|Raida Pimienta is one of two guest speakers who shared their stories at the World Day of Prayer. She works as a Spanish teacher/translator in Buffalo.
Raida shared her personal story. She was born in Cuba in 1959. She said that she came from a family that valued education. Her grandfather played the violin, and her mother wanted to be a pianist. Her father appreciated silence and wanted his daughter to enjoy reading.
In Cuba, the new government was also focused on education. It enforced a literacy campaign to “make sure that all Cubans could read or write,” Raida said. One way to do that was to send teenagers to the countryside to teach people to read and write. Today, the literacy rate in Cuba is 97 percent.
With literacy also came increased opportunities. In the past, Raida said, women were either housekeepers or maids. “Women had the opportunity to read, write, and get new skills.”
School is not optional in Cuba, as it is not optional in the United States. In Cuba, kindergarten through ninth grades are mandatory. Kids who failed to show up for school had trouble getting away with their truancy. “If the kids are not in school, the teacher comes to the house and asks the parent, ‘Why is your kid not in school?'”
Kids were encouraged, not just to show up for school, but to behave appropriately. “I was a very talkative person. The teacher suggested, ‘I am going to call Maria!'” Raida said that she was terrified about being penalized by both the teacher and her mother.
In Cuba, education is free through the university level. After ninth grade, some students go to technical schools and other students take an entrance exam to go to high school to prepare for the university. After graduation, people go to the country side and do two to three years of community service, using their newly developed skills.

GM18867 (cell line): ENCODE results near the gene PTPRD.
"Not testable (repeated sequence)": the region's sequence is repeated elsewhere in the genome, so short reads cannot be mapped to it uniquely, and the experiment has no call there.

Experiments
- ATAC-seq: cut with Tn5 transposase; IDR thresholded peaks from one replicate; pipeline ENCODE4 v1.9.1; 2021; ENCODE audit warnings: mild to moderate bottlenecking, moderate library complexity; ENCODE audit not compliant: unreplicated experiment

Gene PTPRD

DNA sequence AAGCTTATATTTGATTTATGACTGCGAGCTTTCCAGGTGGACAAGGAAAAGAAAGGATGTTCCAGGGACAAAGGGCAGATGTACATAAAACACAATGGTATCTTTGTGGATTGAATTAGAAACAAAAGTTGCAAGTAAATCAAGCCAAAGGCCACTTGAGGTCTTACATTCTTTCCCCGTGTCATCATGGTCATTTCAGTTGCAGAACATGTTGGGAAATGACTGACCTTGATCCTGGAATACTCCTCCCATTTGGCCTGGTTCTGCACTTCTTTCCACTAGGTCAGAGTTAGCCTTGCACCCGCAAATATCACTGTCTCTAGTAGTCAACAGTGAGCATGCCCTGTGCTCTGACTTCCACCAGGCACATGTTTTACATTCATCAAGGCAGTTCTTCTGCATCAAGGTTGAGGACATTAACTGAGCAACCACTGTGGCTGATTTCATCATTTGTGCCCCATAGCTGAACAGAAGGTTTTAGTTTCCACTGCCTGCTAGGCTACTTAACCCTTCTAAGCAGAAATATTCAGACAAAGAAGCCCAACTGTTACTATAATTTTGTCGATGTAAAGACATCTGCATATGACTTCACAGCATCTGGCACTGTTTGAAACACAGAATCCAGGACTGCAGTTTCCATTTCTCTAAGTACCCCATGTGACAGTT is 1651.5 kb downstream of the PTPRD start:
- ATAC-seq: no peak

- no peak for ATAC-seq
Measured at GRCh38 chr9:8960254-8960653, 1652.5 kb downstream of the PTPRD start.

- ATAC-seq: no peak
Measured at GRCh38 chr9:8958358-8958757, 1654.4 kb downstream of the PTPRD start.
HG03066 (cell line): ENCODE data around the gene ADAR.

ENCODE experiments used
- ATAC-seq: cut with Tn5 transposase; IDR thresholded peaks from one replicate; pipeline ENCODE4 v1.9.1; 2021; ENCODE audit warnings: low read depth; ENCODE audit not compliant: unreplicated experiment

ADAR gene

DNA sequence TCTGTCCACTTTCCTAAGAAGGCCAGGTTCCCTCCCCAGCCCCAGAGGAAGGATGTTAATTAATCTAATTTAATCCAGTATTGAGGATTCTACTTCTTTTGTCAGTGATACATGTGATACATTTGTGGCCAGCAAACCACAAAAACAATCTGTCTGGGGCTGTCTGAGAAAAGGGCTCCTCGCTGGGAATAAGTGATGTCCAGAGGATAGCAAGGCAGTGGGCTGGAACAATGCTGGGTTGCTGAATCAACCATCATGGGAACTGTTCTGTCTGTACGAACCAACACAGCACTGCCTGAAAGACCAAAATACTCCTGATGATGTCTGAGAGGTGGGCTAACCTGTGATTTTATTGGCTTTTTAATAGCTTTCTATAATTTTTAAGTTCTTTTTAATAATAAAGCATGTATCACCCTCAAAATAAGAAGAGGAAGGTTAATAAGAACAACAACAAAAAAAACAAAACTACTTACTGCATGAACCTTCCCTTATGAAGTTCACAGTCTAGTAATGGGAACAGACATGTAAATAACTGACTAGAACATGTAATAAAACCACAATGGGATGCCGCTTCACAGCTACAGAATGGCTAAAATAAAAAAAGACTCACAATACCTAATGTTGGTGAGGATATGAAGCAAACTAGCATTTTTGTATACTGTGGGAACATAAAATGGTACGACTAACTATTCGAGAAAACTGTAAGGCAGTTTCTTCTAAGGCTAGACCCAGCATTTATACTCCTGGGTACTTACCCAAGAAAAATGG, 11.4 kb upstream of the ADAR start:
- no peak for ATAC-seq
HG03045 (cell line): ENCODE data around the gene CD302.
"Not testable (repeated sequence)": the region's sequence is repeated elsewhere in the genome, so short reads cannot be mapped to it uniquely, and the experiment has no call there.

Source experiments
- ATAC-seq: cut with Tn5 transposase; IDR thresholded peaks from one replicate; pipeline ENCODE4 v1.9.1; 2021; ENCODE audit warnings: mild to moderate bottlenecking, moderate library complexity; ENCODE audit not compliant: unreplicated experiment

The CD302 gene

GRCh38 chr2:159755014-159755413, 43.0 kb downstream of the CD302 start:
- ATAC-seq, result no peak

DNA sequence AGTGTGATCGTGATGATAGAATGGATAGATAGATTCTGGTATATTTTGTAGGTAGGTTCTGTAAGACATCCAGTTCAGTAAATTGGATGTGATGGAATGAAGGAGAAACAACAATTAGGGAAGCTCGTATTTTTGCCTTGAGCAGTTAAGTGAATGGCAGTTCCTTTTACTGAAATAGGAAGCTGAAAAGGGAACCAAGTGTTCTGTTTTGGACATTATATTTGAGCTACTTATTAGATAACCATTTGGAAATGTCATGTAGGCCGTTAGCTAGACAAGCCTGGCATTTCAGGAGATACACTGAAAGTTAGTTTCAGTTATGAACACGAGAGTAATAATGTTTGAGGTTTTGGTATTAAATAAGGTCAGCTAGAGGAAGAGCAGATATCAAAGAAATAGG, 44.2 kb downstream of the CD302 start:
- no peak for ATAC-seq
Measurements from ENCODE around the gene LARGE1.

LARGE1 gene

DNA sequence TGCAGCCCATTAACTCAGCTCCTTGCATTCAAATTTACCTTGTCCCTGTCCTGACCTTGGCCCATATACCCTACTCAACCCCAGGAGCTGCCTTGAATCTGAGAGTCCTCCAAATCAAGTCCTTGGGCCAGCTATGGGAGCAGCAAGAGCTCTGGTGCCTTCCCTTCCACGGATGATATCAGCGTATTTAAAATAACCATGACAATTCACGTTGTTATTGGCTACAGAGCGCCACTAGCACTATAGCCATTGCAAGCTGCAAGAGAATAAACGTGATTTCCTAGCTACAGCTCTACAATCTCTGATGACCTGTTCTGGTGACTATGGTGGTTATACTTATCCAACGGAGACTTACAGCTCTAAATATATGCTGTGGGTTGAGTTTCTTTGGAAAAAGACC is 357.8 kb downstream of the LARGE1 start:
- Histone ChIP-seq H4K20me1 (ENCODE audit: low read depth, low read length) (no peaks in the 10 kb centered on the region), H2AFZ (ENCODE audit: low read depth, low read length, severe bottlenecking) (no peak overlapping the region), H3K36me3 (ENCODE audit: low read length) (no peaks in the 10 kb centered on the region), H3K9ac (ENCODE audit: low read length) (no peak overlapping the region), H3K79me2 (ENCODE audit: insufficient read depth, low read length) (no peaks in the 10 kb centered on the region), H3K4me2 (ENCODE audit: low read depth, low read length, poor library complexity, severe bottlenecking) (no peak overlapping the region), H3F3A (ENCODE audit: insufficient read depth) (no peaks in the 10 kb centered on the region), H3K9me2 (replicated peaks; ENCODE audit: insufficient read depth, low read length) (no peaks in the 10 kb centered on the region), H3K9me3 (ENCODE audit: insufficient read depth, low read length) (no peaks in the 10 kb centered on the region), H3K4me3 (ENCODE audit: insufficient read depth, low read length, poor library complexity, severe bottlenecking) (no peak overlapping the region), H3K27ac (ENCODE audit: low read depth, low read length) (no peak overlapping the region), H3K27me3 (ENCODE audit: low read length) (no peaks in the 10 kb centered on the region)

Health care in Cuba is also free. The infant mortality rate is very low. Doctors go to homes to give prenatal care to expectant mothers. “The doctor is in your neighborhood. The Cuban system is unique. Every 29 families is assigned to a medical doctor.”
Cuban doctors are well known for their skills and they travel overseas to help take care of people. Five years ago, when I was in language school in Ecuador, I met a few of those doctors.
Cuba is not a tropical paradise, though. At one time, it was illegal to attend church, and there were no religious weddings. Cuba has since eased up on its anti-religion policies. The most dominant faith in Cuba is Catholicism. There are African influences on Cuba’s religious practices. For more information, check out the Wikipedia article. Pope Francis visited Cuba in September 2015.
There are some serious problems in Cuba, many caused by the United States’ 56-year-long embargo.
“Cubans are good and hard working people. The embargo has caused suffering. It’s been in place for 56 years. The Castros are still in power. Many people died. They were in the ICU on life supporting machines. The power goes out. This is caused by the embargo.”
“Divorce rates are extremely high. Several generations are living in one house. Daily living is challenging.” Many people have to share one bathroom. Everything is rationed. Domestic violence is also an issue in Cuba. It is difficult for domestic violence victims to get help. Cell phones are expensive and access to a telephone in an emergency is challenging. Raida said that hard living situations do not justify domestic violence. “There is no excuse to mistreat any one,” she said.
Raida now lives in the United States. She says that she enjoys living here but that “people don’t value what they have.”
It is now easier for Americans to travel to Cuba since President Barack Obama normalized relations between the United States and Cuba.
“I invite you to go to Cuba,” Raida said.
|There are approximately 60 groups that provide the stock for Santiago’s store. They come from the Caribbean and Central and South America. They work on looms, they carve wood, they make pottery, jewelry, and clothing, among other things.|
|The store is about “values, principles, and faith in humanity,” Santiago said.|
|After the service was over, everyone was invited to taste delicious Cuban foods. Here is a bunch of recipes to be downloaded.
The next World Day of Prayer is scheduled for March 3rd, 2017. The theme is “Am I being unfair to you?” The women of the Philippines are preparing the service.